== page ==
The Mayan Creation Myth

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Like snowflakes, no two creation myths are identical, “The Story of the Creation”, which highlights on the creation of the Akimel O’odham, more commonly known as the Pima, and Megan Wren’s “Mayan Creation Myth” are no exception; however, there are many similarities. The “Mayan Creation Myth” and “The Story of Creation” both follow the basic path that most creation myths do starting with the emptiness in the beginning, a void to be filled by a God-like figure, who would soon create vegetation, animals, and humans who he would then destroy and start anew. With every creation myth, there is a void, or an emptiness before a greater power takes it into his hands to change that, and this is true for both the Mayan, and the Pima creation myth.…show more content…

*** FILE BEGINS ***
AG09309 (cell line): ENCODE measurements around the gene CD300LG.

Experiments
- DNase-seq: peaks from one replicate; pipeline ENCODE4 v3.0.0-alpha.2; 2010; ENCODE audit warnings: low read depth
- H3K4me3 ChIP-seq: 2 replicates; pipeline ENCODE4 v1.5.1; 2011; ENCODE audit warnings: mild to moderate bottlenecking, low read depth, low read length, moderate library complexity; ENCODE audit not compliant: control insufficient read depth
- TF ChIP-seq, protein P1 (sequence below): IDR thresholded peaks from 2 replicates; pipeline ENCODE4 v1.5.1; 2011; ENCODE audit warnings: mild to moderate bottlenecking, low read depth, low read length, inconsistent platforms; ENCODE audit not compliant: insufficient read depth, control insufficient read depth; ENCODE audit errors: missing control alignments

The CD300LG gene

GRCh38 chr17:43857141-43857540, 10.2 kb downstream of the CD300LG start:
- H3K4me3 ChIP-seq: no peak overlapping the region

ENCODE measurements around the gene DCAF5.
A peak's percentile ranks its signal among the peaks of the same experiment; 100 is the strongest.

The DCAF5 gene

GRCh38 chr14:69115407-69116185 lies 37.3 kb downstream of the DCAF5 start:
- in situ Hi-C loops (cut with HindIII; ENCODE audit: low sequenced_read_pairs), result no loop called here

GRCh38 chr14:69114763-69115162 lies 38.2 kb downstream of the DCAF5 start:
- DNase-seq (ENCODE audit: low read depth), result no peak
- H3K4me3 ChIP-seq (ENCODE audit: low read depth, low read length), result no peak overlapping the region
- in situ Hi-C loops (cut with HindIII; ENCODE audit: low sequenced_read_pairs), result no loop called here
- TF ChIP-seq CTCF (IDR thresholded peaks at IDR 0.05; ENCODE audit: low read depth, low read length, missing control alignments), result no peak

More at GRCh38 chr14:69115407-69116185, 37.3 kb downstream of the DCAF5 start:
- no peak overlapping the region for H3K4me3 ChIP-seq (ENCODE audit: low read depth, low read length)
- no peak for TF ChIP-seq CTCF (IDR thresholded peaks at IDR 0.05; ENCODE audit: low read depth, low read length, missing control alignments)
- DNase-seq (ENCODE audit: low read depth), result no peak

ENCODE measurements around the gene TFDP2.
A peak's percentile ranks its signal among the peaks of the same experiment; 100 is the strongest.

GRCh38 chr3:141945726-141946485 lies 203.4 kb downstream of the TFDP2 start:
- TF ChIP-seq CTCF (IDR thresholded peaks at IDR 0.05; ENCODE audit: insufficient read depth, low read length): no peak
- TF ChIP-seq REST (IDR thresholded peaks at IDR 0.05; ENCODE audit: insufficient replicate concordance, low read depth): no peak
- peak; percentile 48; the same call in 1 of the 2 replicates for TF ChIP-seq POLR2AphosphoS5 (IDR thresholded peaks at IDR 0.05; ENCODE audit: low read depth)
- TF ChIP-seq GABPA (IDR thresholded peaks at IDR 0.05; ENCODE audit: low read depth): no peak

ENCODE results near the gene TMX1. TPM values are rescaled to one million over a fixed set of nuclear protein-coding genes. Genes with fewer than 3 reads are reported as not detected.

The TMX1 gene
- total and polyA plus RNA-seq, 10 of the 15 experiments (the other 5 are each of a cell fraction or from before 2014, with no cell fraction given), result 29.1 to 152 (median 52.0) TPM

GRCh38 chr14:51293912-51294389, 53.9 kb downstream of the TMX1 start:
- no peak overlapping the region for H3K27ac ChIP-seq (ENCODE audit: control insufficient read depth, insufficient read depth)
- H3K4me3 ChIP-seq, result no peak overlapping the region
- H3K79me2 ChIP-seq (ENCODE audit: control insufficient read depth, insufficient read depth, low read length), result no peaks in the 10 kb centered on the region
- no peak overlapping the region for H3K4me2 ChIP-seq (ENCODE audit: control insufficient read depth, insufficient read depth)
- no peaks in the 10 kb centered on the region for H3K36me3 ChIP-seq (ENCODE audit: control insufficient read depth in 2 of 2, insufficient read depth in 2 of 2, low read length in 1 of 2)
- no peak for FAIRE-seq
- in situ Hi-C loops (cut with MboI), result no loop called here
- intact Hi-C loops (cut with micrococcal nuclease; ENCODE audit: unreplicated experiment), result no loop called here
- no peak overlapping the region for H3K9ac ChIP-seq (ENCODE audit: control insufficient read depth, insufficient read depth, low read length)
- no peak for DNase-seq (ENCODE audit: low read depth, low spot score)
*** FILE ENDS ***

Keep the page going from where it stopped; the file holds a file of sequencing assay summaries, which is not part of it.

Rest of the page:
Mankind proved to be dificult to create in both the “Mayan Creation Myth” and “The Story of Creation”. In the “Mayan Creation Myth” the higher powers, Hurricane and Serpent, started their experimenting with mud people. The mud people were soon disposed of because “they kept falling apart...and their faces were lopsided” (Wren 1). Hurricane and Serpent then went onto creating wooden people. The wooden people were slightly more fruitful; however, they had no emotion, and therefore could not worship their creators accordingly. Hurricane and Serpent decided that it was time to discard of the wooden people, so the two flooded the Earth, and those who survived were exterminated by monsters like Bloodletter, Gouger of Faces, Crunching Jaguar, and Tearing Jaguar. On the third attempt to create a successful human being, Hurricane and Serpent made a few small adjustments to the Earth before they started again. The new race was created out of a “maize paste” (Wren 1), and these people were successful. In “The Story of Creation”, after Juhwertamahkai added more to his world, he went on to create the perfect humans, or so he thought. Everything seemed to be defectless at first, until overpopulation sent Juhwertamahkai’s people into carnivorism. Juhwertamahkai was discontent with these actions, “so he let the sky fall to kill them” (The Bedford Anthology of American Literature 53). Juhwertamahkai faced two more failed attempts before he finally reached something he liked. Juhwertamahkai “created the Earth as it is now” (The Bedford Anthology of American Literature 53). In both creation myths there were failures when it came to the creation to mankind, which is one of the largest similarities between the two
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